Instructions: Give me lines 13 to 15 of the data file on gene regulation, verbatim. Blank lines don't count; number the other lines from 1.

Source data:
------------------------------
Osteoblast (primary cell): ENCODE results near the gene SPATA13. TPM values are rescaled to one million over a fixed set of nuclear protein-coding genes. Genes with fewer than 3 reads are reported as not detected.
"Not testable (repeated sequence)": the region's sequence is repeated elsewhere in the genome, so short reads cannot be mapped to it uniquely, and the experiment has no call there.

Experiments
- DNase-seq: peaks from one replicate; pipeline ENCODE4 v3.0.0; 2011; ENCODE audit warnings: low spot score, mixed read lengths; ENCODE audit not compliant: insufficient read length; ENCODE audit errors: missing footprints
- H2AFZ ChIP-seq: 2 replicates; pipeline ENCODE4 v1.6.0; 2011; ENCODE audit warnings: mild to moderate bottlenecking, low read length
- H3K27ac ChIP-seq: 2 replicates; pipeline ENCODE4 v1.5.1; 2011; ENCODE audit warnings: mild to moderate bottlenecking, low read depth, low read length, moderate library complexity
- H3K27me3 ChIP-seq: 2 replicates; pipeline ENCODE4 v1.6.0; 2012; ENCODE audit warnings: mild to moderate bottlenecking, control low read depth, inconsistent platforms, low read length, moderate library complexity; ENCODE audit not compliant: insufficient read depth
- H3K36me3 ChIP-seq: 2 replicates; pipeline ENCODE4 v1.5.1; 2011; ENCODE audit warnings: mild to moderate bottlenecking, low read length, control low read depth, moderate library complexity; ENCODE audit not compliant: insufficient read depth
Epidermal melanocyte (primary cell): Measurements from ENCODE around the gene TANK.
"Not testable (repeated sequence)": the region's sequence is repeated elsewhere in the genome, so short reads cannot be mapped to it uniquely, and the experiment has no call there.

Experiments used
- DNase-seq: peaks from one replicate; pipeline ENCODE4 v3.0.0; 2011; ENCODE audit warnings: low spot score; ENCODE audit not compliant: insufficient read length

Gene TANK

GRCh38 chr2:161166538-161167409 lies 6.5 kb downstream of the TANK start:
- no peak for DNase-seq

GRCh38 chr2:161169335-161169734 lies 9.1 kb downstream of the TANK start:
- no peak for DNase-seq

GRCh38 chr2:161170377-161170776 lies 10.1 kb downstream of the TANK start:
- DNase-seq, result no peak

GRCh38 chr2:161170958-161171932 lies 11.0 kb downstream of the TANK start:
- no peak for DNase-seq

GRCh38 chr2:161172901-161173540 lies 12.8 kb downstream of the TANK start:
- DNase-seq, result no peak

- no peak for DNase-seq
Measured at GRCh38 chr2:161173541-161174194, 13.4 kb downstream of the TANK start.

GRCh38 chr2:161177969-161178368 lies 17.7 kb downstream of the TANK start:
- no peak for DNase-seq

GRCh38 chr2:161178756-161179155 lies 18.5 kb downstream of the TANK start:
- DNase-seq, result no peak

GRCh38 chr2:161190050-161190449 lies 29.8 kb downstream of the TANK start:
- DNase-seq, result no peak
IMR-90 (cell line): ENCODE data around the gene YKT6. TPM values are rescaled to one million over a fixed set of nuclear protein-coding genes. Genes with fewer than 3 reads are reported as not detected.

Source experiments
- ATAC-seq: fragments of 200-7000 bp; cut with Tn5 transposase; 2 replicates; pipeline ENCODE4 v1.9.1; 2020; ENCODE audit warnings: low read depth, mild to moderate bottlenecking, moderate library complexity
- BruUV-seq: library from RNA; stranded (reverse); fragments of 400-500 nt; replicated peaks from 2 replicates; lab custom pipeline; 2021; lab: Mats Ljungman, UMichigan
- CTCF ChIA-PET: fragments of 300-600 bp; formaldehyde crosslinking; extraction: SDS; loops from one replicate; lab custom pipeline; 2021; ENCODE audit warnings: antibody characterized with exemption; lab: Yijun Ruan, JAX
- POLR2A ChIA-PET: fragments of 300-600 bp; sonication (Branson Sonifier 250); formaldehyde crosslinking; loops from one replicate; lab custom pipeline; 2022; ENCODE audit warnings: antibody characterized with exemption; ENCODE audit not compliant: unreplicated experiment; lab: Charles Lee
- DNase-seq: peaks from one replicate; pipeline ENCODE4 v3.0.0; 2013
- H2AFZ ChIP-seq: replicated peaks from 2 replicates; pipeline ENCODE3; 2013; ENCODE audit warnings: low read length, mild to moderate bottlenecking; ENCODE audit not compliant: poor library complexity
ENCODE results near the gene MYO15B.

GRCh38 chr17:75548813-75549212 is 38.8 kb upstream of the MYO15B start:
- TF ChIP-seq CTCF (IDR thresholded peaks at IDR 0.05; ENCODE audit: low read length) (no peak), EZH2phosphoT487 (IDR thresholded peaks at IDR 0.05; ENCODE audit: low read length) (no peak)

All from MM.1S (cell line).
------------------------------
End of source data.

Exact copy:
Gene TANK

GRCh38 chr2:161166538-161167409 lies 6.5 kb downstream of the TANK start:
- no peak for DNase-seq